The Angle, Fork Rake, Part III

So in Part I of fork rake, I explained just what it is and how it affects a bike’s handling. In Part II, we looked at common fork rakes for different kinds of bikes and a rider’s practical experience of how fork rake affects a bike’s handling as well as another important dimension in fork design, axle-to-crown length. If you missed Part II, it’s important as details our first mention of a crucial part of a rider’s experience: threshold of perception.

In this installment we are going to look at issues to consider should you be thinking about purchasing a new fork for your bike.

That’s the first question, of course. Why would someone want to replace their fork? There are many reasons, but arguably the most common are: to replace a damaged fork, to improve a bike’s handling, to reduce a bike’s weight, to increase a bike’s functionality (more braze-ons to carry stuff while touring) or to increase a bike’s rowdiability (i.e., travel).

Rubber meets road
Back in the 1990s when Kestrel, Time and Look introduced the first carbon fiber forks, they were marketed as upgrades for road bikes. It was a quick way for a rider to take half a pound or more off of a 19-lb. bike. I recall many riders crediting a carbon fork with being the magic ingredient that allowed their bike to break the 20-lb. barrier.


Swapping that steel fork with 40mm of rake for a carbon fiber fork with 43mm of rake was not an issue-free swap. Initially, Kestrel and Time offered only one rake because a different rake required a whole new mold. The manufacturers reasoned that 43mm was close to both 40 and 45mm. Horseshoes, hand grenades and fork rake—that’s how the saying goes, right?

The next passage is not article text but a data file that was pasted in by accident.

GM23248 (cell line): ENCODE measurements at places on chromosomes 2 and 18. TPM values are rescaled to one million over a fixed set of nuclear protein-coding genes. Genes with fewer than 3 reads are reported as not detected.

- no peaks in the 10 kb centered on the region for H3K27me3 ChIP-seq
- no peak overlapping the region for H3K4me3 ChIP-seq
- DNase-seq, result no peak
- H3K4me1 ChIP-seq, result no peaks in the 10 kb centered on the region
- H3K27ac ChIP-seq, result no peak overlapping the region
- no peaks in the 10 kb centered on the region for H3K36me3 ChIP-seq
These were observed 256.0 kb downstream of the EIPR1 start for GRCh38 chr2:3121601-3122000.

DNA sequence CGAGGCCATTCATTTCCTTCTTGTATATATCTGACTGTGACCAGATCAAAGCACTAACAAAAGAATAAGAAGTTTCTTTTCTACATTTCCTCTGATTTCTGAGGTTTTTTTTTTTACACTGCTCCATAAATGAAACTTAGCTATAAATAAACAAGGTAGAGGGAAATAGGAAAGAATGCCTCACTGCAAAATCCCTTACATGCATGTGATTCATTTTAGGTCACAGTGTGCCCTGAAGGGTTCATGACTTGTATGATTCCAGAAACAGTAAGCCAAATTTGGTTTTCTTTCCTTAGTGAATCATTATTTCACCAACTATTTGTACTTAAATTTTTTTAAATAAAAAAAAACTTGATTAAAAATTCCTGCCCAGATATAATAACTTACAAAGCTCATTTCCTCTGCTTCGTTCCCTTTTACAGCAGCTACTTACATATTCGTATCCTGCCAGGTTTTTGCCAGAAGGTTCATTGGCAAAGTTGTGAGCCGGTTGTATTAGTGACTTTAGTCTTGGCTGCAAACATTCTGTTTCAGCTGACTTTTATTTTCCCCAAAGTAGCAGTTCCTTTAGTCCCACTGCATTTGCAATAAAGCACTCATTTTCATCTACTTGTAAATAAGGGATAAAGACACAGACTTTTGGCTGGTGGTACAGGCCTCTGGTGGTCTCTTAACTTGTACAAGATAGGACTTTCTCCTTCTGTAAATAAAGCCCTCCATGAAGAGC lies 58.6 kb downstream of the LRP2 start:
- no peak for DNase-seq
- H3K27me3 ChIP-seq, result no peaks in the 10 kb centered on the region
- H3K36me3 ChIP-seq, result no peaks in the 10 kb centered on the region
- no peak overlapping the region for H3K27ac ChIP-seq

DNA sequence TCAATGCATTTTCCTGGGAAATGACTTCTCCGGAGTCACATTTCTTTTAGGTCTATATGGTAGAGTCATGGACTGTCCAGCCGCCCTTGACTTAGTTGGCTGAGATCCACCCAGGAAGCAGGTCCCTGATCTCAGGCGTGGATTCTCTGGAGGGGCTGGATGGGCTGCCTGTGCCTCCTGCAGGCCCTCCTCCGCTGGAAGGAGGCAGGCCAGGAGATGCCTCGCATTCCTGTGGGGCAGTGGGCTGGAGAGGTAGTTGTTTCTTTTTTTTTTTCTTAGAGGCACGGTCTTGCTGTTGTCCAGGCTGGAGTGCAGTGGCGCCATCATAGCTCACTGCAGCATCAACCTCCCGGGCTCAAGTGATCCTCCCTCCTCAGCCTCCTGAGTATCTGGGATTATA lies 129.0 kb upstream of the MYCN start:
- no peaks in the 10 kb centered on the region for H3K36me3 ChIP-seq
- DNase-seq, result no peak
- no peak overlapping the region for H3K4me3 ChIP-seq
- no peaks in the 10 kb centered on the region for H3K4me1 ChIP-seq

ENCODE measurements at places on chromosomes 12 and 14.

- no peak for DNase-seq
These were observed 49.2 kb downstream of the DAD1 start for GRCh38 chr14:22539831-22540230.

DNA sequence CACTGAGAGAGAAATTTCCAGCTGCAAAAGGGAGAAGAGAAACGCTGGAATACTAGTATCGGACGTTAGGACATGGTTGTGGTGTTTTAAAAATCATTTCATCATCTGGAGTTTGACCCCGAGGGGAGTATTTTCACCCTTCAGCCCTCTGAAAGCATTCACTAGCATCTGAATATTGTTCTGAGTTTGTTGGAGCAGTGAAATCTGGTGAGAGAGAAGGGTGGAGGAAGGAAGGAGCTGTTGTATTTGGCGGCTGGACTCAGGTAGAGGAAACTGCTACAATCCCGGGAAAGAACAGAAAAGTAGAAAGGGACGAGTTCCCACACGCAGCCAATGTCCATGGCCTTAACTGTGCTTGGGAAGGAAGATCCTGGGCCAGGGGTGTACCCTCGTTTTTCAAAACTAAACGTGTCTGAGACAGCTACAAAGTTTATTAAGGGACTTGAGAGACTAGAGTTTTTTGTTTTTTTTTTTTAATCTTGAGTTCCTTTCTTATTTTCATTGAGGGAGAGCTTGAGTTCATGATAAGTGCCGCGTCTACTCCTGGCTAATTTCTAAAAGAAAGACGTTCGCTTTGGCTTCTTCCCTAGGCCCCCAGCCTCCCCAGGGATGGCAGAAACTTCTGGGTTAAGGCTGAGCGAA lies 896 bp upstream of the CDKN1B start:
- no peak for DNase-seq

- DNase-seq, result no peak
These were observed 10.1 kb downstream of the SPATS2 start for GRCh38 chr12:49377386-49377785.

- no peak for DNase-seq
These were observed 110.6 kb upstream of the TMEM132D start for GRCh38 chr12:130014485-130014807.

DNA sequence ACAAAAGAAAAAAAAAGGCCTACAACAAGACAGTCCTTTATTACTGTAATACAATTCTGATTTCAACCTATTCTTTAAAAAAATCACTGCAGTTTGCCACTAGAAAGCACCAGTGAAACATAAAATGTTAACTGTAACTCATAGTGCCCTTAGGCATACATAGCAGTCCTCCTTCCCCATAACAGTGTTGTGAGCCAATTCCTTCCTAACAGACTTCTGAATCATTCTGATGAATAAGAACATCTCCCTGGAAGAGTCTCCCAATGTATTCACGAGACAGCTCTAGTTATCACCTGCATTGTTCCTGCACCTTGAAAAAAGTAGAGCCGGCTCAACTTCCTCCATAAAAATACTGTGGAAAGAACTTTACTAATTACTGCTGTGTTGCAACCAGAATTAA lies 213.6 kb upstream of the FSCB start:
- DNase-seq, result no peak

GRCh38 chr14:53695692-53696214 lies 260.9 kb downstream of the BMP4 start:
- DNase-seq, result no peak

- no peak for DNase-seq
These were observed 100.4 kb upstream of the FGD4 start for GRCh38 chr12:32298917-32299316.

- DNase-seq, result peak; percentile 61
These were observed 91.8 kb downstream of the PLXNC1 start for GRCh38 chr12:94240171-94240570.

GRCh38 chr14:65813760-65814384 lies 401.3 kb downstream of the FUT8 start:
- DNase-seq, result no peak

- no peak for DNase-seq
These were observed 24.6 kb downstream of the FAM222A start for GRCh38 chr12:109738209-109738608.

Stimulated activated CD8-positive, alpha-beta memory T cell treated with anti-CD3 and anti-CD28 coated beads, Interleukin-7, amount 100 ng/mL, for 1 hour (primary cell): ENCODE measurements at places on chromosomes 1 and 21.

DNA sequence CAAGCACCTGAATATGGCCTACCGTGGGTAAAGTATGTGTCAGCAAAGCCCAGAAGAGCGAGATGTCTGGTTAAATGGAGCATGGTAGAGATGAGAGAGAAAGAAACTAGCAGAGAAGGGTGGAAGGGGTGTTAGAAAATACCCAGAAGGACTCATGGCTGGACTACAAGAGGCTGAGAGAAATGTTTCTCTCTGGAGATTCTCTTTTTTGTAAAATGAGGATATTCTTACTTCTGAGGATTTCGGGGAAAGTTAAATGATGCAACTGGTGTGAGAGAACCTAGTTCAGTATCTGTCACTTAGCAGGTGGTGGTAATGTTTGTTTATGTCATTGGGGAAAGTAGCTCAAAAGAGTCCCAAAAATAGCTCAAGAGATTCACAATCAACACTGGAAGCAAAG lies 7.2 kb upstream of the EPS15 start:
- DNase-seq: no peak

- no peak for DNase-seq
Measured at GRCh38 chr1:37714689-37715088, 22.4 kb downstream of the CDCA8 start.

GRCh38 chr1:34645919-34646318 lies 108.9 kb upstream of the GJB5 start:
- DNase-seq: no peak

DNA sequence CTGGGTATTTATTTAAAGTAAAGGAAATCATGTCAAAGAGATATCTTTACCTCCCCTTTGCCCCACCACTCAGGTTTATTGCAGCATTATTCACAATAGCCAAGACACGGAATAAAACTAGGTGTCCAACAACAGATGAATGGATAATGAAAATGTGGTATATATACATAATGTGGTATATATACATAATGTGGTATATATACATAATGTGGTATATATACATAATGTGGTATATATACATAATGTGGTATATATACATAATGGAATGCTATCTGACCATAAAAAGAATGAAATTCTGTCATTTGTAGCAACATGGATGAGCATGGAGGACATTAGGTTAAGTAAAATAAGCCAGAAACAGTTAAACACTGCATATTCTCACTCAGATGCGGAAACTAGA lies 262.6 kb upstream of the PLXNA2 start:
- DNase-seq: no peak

Don’t get me started.

Those carbon fiber forks weren’t as stiff as the steel ones they replaced, making the handling a little more unpredictable—the harder a rider turned into a corner, the less certain they could be about just what sort of line the bike would carve. Sounds crazy, right?

Axle to crown dissected
But wait, there’s more! (Yes, we’re going full Ginsu knife on this.) The axle-to-crown (A-C, and sometimes referred to as fork length) distance also changed. In a way A-C relates more to head tube angle than fork rake, but bringing it up in the first act would have been confusing as hell. I’ve now left this offstage for as long as possible. To recap: A-C is the distance from the axle to the top of the fork crown (where the headset crown race sits).

Axle-to-crown helps a builder or engineer establish what kind of brake will be used and how large a tire can be run. Standard caliper brakes, long-reach calipers and cantilever brakes all require forks with different A-C lengths, and the bigger the tire the bike is meant to run, the greater the A-C must be.